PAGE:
‘Too many bosses’

Staff say top-heavy council bigger problem than coronavirus

WHILE Fremantle’s economy headed south even before Covid-19 became an issue, the local council was becoming bloated with managers, claim workers.

Speaking out through their union, the Local Government Racing and Cemeteries Employees Union, the workers represent many from the council’s depot who’ve been stood down or forced to take wage cuts.

Union secretary Andrew Johnson told the Herald there were about 60 members at the council, who normally couldn’t speak out because of the council’s rules against talking to the media.

But Mr Johnson said they wanted to get their point of view across because they were concerned there were structural issues at the council that had been exposed by Covid-19 but would still exist once the pandemic passed.

In a release, the workers say that between June 2017 and June 2019 the number of council staff on more than $100,000 had increased 70 per cent from 40 to 68. This was at a time the state’s economy was suffering from the downturn of the mining boom and For Lease signs were going up in Fremantle shops.

“Last year … the council’s publicly reported information shows that the approximate cost of the top 68 employees equated to about $9.1 million out of a total employee cost of $37.8 million,” the release said.

“This pathway is not sustainable, and the lower paid and essential employees should not have to shoulder the disproportionate burden of this problem.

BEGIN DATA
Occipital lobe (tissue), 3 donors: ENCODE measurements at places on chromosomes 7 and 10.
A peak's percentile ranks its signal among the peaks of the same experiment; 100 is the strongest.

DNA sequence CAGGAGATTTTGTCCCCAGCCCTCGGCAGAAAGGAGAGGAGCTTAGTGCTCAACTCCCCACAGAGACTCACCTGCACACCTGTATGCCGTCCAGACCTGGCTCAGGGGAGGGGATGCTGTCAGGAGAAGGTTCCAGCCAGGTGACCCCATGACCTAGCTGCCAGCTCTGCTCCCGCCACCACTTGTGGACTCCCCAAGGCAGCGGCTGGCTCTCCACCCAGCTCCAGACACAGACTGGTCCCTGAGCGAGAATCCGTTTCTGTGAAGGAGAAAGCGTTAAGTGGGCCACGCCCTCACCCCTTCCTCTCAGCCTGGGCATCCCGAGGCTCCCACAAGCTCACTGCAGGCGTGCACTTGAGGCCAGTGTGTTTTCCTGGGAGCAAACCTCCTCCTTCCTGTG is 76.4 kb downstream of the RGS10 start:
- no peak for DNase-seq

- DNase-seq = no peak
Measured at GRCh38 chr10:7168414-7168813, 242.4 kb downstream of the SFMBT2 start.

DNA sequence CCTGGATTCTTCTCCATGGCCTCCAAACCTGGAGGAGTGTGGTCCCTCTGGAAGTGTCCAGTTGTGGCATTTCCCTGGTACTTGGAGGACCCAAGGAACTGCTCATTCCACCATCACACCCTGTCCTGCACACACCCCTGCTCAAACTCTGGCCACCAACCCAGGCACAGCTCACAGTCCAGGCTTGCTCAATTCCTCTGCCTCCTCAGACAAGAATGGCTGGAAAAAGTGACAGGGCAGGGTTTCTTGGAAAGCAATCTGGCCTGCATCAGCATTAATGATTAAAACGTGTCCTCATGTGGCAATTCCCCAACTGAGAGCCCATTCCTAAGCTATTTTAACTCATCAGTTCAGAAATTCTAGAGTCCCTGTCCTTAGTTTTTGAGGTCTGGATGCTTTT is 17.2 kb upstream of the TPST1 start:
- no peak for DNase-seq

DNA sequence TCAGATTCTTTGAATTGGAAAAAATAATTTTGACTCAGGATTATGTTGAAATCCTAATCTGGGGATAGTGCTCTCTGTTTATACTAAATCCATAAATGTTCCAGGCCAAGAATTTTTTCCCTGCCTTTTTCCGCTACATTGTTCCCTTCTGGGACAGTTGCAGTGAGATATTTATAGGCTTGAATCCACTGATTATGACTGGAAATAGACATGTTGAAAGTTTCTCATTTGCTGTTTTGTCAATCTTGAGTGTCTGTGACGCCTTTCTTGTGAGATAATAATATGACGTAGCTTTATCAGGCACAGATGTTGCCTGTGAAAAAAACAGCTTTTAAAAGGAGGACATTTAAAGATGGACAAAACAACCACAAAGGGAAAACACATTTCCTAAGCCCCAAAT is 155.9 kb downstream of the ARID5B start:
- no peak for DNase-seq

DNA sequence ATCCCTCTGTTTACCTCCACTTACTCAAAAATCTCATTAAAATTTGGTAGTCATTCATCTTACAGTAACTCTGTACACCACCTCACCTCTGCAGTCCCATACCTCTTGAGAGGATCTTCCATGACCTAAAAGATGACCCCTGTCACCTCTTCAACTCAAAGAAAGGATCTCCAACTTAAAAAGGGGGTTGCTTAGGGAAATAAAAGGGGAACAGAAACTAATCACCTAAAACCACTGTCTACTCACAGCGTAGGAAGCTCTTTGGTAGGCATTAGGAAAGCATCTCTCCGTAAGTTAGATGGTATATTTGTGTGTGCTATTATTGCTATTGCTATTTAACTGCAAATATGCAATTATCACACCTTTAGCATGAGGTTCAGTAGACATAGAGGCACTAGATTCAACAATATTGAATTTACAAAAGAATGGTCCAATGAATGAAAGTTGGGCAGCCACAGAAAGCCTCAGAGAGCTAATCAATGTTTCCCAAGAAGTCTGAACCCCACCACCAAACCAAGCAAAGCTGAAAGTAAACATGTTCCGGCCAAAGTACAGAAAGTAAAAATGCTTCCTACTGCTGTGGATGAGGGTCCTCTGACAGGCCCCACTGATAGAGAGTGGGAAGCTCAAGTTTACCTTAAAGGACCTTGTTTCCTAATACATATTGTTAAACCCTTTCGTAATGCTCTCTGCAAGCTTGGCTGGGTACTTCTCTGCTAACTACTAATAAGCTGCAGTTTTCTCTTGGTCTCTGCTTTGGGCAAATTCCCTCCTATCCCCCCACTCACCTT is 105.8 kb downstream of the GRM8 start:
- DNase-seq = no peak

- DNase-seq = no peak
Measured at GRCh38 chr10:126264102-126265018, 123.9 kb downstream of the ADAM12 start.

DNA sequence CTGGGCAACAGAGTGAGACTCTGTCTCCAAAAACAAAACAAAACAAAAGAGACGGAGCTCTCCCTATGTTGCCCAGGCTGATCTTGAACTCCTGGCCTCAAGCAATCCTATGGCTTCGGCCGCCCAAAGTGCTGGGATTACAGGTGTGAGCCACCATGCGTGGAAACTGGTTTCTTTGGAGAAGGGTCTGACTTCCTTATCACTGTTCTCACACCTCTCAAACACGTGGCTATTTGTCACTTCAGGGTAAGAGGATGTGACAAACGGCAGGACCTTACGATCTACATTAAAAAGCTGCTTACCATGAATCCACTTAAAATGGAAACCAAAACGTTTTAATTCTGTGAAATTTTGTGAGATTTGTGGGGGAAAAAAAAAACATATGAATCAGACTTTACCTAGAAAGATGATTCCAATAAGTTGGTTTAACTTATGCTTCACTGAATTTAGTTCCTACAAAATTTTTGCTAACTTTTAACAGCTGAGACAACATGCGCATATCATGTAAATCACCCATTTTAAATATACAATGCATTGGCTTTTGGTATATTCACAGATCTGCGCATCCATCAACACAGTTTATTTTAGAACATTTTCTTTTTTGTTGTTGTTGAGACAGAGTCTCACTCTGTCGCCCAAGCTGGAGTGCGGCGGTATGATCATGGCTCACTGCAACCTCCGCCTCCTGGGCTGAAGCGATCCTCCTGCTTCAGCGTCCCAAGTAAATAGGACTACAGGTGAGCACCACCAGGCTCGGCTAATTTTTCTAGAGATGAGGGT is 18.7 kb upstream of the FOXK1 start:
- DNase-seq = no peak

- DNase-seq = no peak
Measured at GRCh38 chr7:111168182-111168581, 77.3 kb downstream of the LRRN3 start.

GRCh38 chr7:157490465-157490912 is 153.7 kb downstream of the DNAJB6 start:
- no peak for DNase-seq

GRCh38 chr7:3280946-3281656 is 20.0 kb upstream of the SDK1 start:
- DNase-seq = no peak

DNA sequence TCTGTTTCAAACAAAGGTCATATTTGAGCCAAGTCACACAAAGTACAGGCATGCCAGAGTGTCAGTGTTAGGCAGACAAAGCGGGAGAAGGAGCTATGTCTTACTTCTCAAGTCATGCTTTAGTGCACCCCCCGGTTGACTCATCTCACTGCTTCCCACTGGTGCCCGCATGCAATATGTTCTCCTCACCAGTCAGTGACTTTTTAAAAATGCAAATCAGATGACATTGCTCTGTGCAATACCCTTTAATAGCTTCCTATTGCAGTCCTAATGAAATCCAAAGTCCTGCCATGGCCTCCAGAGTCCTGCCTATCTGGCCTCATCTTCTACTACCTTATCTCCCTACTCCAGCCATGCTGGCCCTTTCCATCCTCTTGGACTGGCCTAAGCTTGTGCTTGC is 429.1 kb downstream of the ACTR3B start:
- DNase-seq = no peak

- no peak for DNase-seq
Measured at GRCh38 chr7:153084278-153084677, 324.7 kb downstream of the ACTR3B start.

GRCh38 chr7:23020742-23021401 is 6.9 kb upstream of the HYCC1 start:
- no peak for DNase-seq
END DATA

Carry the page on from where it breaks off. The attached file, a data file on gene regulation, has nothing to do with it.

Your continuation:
“After all, a 20 per cent cut of a salary of over $100,000 is quite different in dimension to a cut to a salary of $55,000-$60,000.

“Our members work in the areas of cleaning, engineering, parks and waste services providing essential physical services to the ratepayers and community of the city of Fremantle.

“Some of them are ratepayers of the city of Fremantle.”

The workers said they were “bewildered and deeply concerned” the council’s latest budget figures showed it had received $67.6m in operating revenue but had only spent $49.5m, while they were being asked to go part-time or had been stood down.

“A 20 per cent reduction in their wages is exceedingly difficult to sustain.

“At the same time they do understand that many in the community are in a far worse position than they are; but the council also has at its disposal according to the March 25 minutes, $50m in cash reserves, $29.9m of which is in unrestricted cash.”

The Herald approached Fremantle council for a response Thursday afternoon, but hadn’t heard back by the time the paper was sent to the printers later that evening.

By STEVE GRANT

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